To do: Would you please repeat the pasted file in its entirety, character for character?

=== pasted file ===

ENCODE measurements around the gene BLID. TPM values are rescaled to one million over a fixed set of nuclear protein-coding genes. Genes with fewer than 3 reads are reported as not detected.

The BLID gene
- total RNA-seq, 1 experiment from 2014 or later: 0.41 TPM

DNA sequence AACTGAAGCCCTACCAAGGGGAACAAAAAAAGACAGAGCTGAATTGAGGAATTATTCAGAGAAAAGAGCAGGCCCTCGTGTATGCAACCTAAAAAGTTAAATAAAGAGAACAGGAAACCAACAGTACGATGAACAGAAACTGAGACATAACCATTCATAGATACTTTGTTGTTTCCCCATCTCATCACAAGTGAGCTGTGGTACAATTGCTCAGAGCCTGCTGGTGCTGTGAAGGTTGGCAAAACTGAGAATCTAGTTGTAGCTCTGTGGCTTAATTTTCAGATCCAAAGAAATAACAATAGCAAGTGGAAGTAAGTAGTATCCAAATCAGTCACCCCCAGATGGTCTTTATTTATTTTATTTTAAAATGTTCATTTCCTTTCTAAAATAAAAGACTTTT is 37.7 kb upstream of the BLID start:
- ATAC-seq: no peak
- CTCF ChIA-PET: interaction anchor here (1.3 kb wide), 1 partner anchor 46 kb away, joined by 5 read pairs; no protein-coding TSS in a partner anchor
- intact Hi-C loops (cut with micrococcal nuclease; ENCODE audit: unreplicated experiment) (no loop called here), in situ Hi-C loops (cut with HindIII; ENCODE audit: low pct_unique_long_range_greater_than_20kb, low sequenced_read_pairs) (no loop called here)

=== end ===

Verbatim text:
ENCODE measurements around the gene BLID. TPM values are rescaled to one million over a fixed set of nuclear protein-coding genes. Genes with fewer than 3 reads are reported as not detected.

The BLID gene
- total RNA-seq, 1 experiment from 2014 or later: 0.41 TPM

DNA sequence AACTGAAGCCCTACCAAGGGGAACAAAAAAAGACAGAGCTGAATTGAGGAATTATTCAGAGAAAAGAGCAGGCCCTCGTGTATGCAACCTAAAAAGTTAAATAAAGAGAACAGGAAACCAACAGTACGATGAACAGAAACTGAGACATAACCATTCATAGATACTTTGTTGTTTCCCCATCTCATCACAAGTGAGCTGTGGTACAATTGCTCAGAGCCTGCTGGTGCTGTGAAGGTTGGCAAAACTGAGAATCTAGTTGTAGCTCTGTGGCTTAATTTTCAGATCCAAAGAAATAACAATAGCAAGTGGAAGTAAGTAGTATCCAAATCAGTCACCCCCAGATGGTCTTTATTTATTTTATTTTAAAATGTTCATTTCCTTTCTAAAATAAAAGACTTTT is 37.7 kb upstream of the BLID start:
- ATAC-seq: no peak
- CTCF ChIA-PET: interaction anchor here (1.3 kb wide), 1 partner anchor 46 kb away, joined by 5 read pairs; no protein-coding TSS in a partner anchor
- intact Hi-C loops (cut with micrococcal nuclease; ENCODE audit: unreplicated experiment) (no loop called here), in situ Hi-C loops (cut with HindIII; ENCODE audit: low pct_unique_long_range_greater_than_20kb, low sequenced_read_pairs) (no loop called here)